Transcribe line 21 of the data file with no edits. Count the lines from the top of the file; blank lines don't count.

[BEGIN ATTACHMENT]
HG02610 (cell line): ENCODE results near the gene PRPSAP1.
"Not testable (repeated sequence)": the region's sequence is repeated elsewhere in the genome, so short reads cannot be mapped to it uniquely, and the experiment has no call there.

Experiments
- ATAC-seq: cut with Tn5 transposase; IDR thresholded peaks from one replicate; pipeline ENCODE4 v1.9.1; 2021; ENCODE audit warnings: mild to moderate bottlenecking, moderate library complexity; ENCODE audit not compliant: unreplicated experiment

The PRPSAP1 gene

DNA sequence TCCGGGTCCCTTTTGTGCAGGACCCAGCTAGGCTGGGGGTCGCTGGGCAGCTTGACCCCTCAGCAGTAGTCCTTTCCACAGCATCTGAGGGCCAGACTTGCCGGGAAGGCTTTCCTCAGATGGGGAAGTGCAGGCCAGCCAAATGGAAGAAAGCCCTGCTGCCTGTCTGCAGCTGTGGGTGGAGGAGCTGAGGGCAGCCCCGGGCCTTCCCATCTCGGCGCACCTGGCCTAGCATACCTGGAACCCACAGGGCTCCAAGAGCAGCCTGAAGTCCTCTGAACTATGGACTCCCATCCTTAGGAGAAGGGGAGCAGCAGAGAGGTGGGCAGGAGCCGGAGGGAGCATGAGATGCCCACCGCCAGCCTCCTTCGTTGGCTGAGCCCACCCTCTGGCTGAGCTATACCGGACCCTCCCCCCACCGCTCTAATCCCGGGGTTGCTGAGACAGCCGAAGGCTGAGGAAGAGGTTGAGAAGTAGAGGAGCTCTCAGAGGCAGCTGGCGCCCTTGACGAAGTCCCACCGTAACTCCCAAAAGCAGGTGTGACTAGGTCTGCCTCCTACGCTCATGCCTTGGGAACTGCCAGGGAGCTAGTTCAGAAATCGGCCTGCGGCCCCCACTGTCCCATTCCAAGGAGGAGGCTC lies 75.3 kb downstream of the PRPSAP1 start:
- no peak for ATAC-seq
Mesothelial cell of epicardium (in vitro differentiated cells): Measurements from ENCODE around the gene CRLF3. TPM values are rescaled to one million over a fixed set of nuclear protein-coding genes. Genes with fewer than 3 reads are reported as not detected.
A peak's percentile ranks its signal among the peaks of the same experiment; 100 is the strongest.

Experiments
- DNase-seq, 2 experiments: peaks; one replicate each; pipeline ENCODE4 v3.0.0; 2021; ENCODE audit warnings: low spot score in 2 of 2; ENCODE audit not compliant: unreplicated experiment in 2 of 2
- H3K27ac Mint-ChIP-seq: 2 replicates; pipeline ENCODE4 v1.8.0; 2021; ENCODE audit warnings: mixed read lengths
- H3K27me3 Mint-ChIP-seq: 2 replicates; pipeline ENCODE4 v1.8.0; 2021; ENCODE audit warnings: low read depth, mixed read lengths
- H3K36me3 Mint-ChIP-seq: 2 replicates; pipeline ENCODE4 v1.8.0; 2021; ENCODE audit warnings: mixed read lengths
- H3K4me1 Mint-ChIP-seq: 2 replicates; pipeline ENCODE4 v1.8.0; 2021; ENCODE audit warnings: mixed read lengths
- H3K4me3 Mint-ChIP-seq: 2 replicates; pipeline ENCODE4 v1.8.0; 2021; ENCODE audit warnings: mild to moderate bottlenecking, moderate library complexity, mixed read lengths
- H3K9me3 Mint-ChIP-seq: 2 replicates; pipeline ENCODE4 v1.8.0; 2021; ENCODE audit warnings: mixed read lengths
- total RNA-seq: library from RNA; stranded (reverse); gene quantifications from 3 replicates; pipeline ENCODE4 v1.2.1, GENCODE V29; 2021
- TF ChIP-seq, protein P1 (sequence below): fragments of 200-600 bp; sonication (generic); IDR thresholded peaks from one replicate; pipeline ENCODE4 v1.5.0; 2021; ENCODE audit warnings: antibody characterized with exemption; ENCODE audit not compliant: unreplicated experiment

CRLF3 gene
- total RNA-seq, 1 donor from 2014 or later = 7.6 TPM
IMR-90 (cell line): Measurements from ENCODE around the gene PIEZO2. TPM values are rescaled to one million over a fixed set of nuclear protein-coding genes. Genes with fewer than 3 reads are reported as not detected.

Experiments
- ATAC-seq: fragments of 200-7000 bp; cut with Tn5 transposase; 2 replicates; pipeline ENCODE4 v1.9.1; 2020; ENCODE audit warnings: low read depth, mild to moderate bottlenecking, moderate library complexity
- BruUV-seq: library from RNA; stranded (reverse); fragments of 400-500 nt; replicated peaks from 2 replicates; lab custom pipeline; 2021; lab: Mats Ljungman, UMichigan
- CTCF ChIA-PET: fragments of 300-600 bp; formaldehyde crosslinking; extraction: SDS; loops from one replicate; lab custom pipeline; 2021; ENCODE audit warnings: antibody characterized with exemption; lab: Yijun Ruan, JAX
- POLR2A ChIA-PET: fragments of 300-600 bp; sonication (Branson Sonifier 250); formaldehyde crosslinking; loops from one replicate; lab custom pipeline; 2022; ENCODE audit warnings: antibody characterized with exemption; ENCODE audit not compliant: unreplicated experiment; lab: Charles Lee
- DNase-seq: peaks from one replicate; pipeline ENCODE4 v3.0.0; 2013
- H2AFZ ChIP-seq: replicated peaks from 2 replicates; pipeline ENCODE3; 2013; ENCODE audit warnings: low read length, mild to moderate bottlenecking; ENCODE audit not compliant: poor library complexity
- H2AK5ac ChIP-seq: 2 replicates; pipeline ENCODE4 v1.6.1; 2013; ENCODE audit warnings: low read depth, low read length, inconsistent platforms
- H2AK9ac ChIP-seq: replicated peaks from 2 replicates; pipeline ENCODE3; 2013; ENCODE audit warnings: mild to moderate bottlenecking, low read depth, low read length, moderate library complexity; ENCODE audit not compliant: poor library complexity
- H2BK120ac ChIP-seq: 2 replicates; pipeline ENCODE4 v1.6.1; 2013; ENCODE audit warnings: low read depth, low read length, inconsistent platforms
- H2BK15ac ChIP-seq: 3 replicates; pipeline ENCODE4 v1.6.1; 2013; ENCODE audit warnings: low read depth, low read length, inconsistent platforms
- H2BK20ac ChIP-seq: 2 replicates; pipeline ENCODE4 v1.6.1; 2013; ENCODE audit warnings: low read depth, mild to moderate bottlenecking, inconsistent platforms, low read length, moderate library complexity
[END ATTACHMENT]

- total RNA-seq, 1 donor from 2014 or later = 7.6 TPM